Comedy often gives a pretty good idea of what the big issues of the minute are - watching back some old fast show episodes recently took me back to the zeitgeist of Britain in the mid to late '90s - the National Lottery, Britpop, Supermodels and Eco Warriors. Last night I went to a touring comedy sketch show that was doing an outdoor show at the cricket pitch up the road; year-round, reliably warm outdoor events being one of the great advantages of a tropical climate. I was glad that I hadn't been to such a show in my first few weeks here - I would have understood maybe two words - but these days I can understand the majority of what people say. Most of the time. The sketches did indeed give a pretty good picture of the issues of the day. So from that evidence alone, here's a top five list of issues in Guyanese society:
- Sexual mores and morality, and how these differ between Georgetown and the countryside: this sketch involved a promiscuous, sophisticated girl living in Georgetown, ashamed of her farming roots, teaching her religious, virginial cousin the ways of dating, Georgetown style. Which turn out to involve men in dresses, a new man every week, and large sums of money changing hands.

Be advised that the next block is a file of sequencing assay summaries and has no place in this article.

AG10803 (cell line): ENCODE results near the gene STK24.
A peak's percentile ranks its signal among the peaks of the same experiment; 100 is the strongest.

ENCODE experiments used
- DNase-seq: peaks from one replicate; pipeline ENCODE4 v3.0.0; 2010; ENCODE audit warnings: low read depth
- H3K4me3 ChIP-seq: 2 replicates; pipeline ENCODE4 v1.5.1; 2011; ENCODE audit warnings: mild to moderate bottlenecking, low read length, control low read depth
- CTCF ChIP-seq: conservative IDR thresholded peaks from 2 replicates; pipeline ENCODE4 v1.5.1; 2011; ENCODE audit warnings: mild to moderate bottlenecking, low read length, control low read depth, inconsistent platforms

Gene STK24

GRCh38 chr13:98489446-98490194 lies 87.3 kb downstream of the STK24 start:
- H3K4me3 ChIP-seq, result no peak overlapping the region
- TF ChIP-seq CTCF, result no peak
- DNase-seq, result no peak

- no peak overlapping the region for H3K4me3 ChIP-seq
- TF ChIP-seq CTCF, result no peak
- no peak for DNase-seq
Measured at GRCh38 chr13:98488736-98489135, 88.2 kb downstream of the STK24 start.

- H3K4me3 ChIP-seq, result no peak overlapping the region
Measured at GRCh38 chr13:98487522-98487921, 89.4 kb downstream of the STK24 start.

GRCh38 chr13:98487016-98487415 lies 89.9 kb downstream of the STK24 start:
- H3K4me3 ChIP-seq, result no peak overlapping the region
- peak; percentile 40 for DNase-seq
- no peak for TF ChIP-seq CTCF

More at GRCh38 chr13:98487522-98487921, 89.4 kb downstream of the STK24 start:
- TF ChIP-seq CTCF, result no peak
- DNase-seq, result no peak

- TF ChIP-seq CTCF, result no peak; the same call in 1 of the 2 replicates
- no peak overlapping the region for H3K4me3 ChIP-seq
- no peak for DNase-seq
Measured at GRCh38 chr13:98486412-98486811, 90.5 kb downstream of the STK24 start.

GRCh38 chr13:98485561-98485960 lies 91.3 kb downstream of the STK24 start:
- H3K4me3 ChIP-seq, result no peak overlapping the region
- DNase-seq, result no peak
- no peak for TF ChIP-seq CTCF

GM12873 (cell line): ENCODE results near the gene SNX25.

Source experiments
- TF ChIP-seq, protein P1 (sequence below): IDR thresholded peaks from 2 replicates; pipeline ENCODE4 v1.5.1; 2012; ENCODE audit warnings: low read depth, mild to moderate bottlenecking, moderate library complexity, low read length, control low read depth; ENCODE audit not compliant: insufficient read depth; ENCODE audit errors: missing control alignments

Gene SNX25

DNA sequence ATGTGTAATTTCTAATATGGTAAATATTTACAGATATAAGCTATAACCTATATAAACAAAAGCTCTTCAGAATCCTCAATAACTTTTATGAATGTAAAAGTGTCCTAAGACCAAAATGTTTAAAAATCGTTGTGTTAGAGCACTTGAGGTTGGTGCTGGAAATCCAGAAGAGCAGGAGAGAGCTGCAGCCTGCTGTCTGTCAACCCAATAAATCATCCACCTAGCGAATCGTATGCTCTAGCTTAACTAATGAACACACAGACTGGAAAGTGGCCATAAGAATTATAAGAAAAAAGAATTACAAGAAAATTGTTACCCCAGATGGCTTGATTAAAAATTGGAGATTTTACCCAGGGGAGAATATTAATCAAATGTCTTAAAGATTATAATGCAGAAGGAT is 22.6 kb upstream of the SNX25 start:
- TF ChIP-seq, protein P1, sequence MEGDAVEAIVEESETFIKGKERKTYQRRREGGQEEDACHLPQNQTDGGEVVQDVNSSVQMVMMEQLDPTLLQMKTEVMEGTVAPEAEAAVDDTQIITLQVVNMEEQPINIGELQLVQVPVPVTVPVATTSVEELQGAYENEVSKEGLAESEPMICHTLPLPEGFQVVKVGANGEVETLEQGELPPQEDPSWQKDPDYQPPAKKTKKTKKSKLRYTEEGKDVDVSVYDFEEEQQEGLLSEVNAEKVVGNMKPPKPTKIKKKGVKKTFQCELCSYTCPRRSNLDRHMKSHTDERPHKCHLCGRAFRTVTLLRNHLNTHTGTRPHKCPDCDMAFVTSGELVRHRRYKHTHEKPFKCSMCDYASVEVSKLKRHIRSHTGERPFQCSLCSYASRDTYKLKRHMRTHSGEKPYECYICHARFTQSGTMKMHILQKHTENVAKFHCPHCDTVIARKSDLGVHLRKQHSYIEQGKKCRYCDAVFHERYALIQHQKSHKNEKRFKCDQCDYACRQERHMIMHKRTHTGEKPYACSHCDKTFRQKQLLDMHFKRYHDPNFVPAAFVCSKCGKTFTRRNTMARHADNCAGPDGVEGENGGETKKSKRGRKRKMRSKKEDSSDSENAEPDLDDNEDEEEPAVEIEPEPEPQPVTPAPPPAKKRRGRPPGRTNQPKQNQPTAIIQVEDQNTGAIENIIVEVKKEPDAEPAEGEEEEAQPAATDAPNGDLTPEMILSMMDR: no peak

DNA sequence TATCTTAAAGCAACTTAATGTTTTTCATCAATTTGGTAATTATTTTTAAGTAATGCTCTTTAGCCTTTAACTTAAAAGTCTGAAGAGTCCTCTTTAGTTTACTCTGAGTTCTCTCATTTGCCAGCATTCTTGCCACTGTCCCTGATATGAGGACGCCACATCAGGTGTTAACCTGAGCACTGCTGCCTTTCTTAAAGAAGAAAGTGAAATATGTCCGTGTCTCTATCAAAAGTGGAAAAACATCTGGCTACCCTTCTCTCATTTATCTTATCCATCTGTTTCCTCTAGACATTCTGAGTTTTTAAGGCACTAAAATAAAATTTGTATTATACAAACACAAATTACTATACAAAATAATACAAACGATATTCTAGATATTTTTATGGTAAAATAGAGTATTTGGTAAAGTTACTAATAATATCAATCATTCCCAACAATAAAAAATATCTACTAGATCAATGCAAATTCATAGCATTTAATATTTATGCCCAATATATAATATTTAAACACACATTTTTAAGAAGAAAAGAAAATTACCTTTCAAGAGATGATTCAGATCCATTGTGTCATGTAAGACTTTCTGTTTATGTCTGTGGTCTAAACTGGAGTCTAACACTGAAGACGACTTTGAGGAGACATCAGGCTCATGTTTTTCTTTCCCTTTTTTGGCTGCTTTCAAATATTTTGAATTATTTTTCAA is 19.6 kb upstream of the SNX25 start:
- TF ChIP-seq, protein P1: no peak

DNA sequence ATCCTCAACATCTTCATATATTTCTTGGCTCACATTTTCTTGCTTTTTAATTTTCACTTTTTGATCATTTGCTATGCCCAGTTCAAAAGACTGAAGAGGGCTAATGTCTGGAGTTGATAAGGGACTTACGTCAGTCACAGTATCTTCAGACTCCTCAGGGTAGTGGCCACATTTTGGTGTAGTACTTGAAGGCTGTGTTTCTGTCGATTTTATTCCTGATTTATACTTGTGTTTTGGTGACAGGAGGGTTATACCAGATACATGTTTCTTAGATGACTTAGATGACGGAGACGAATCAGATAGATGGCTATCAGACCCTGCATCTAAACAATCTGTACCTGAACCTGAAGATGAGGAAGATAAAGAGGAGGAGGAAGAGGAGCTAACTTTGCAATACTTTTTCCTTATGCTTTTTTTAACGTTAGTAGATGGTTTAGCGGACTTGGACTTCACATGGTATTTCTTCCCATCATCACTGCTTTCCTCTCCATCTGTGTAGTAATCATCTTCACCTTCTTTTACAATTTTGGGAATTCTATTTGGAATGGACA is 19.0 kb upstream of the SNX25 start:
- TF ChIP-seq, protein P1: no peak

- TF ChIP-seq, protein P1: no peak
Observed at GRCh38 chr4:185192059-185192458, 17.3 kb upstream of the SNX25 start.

- Auntie Men - Like the UK in the days of Carry On and Are You Being Served, (and, it could be argued, Little Britain) there is a great divide between the prevailing attitude to homosexuality in real life (wrong, disgusting, sinful and peverted) and the reaction to gay people on stage (hilarious and wonderful). This show did have some strong (and well recieved) gay characters, which could be a sign of new attitudes gaining a foothold.
- Corrupt traffic policemen -
'How are we going to get paid today?'
'We need to start charging people for ADT.'
'Any Damn Thing!'
- Domestic Violence - in this case a skit about a woman falsely claiming to have been beaten by her husband, who has clearly been battered by her to a pulp. Of course the female magistrate sentences the hapless man to life in prison.
- Beauty Pageants - actually, this wasn't a sketch, just a bizarre and slightly disturbing part of the intermission. But beauty contests crop up everywhere, most bizarrely in my experience as part of the government run Amerindian Heritage Month celebrations. The contestants last night, the youngest of whom was about 10, came on stage to prove once and for all that there is no good answer to the question 'why should you win this beauty pageant?'. And further proving that if there is, 'because i'm smart, intelligent and intellectual' isn't it. This spectacle contrasted sharply with the genuinely smart and talented actresses involved in the show.